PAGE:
Jesse Cohn
Messianic Troublemakers: The Past and Present Jewish Anarchism, p.4

Landauer, sometimes called a “religious atheist,” embodies this seeming contradiction. Although he denied the existence of a God “beyond the earth and above the world,” Landauer also defined anarchism as a religion, a kind of spiritual mission, an earthly messianism. What Landauer calls “spirit” is not a supernatural force, but as the shared feelings, ideals, values, language, and beliefs that unify individuals into a community. The State only exists, he says, because the spirit that creates community has weakened: the community has fractured and turned against itself. Thus, Landauer speaks of revolution in spiritual terms, calling it redemption, using Jewish religious language to describe the need for social and political transformation.

When the Jewish anarchists of Brooklyn defied the call to atonement, calling themselves “the new rabbis of liberty,” they were behaving like the prophets, who themselves were holy teachers of liberty: they were being iconoclasts, rejecting the established religious cult as a hollow ritual, just like the prophets did. It’s Isaiah who thunders that the official ritual of Judaism has become an empty show, a hollow repetition of formal gestures, empty of spirit: "To what purpose is the multitude of your sacrifices unto me? saith the Lord . . . when ye spread forth your hands, I will hide mine eyes from you; yea, when ye make many prayers, I will not hear; [for] your hands are full of blood." Without justice and compassion – the ideals and values that bound the people together in the desert -- ritual is empty. This is what a Jewish anarchist like Yanofsky was reminding his cousins when he wrote angrily in the Arbeter Fraint of the gross spectacle of Yom Kippur services attended by wealthier Jews “overdressed and overfed in seats set aside for the sheine leit” while poor Jews “pressed together by the door, hungry and ill-clad with no prospects of a sumptious fast-breaking meal to return to.” I can hear an echo of Isaiah: "Bring no more vain oblations . . . seek judgment, relieve the oppressed, judge the fatherless, plead for the widow"!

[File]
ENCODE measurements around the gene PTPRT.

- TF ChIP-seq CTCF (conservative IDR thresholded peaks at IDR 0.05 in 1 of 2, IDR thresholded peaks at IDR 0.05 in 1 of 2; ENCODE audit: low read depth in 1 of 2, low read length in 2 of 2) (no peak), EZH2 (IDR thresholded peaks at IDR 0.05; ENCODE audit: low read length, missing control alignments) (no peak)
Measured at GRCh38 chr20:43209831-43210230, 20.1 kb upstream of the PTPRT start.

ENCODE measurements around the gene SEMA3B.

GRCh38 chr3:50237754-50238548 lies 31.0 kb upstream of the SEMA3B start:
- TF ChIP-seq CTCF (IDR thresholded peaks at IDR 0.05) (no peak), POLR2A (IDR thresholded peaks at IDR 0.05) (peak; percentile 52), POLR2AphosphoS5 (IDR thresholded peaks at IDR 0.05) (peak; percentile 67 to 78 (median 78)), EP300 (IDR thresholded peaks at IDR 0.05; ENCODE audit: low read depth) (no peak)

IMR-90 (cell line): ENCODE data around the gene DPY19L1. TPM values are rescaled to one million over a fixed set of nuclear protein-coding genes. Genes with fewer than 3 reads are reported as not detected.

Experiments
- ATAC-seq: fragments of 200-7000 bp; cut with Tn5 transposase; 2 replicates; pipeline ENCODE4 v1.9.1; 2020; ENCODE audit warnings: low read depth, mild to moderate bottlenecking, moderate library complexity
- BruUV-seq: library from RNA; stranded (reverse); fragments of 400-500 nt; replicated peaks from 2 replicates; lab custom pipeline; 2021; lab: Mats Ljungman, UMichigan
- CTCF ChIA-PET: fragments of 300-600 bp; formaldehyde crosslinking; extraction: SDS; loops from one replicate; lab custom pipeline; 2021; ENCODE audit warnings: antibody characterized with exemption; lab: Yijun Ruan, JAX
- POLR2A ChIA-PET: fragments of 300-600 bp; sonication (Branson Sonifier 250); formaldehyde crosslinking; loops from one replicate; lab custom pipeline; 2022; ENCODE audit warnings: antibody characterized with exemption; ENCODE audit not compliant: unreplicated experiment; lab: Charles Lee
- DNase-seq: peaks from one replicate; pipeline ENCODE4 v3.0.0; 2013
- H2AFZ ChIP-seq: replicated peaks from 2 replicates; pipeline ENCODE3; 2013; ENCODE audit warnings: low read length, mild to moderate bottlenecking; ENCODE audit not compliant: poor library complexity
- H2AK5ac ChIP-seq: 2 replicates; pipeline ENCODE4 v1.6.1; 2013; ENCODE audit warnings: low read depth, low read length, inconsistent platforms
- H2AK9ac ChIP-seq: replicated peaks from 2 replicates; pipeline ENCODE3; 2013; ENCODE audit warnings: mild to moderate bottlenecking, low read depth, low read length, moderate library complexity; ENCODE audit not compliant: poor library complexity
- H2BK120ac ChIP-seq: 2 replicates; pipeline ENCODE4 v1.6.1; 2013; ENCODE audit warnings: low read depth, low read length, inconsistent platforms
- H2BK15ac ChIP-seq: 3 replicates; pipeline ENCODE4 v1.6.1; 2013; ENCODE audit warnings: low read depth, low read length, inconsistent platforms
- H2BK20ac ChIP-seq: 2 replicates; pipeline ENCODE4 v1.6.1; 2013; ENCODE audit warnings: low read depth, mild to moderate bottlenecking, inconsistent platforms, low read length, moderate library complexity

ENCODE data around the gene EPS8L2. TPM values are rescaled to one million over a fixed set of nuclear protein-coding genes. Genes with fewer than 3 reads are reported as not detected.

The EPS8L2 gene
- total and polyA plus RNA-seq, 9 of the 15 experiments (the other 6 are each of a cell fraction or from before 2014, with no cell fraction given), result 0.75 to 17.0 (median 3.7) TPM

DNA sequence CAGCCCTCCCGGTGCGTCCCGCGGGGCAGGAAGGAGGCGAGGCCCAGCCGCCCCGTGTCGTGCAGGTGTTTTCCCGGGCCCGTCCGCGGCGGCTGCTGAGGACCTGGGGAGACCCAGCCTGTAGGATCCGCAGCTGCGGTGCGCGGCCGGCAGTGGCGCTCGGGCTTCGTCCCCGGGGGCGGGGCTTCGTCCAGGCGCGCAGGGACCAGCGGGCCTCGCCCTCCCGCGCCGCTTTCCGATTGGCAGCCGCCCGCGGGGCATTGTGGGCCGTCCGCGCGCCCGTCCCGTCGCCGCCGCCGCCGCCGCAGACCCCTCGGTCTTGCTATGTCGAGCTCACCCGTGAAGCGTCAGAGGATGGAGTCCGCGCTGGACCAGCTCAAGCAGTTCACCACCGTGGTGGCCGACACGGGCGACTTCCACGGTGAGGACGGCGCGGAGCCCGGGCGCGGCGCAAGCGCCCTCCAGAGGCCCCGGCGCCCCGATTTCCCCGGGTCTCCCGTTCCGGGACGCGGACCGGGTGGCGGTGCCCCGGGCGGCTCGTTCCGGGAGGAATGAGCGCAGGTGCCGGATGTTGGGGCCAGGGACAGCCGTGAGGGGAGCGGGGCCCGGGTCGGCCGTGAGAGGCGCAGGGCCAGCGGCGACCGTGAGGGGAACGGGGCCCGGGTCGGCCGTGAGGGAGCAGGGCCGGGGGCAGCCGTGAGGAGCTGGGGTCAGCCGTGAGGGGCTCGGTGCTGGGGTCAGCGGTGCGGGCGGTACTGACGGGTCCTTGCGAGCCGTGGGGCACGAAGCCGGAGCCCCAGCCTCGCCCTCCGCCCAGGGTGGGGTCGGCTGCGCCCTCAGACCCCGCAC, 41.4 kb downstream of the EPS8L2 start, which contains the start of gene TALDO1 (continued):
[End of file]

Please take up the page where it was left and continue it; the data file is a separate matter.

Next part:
So too in the lives of other Jewish anarchists – David Edelshtadt (1866-1892), sweatshop poet; Abraham Frumkin (1873-1940), itinerant writer and translator; Erich Mühsam (1878-1934) and Carl Einstein (1885-1940), committed artists; Manya Shohat (1880-1961), rebel without borders; Senna Hoy (1882-1914) and Paul Goodman (1911-1972), anti-war activists and defenders of homosexual rights; Etta Federn, founder of the revolutionary womens’ organization, Mujeres Libres (1883-1951); Rose Pesotta (1896-1965), tireless labor organizer -- these men and women spent their lives fighting for civil liberties, womens’ rights, and for the rights of working people, gay liberation, ecology, peace and freedom; they endured terror, jail, separation from their loved ones, exile, and hardships beyond measure. They took care of people – as organizers, nurses, teachers, lovers, fighters, peacemakers, friends – and never submitted to the will of arbitrarily established authorities. For these activists, the coming of the Messiah was not something to pray for but to embody; the day of redemption was not something to await but to live. In heresy, in protest, they kept faith with Israel.

[1]       [2]       [3]       4
Image: Emma Goldman, 1901

Jesse Cohn is a Green activist, a scholar of anarchy, and an Assistant Professor of English at Purdue University. This essay is based on a lecture given in March, 2002. An earlier version appears on the Research into Anarchism Forum website.

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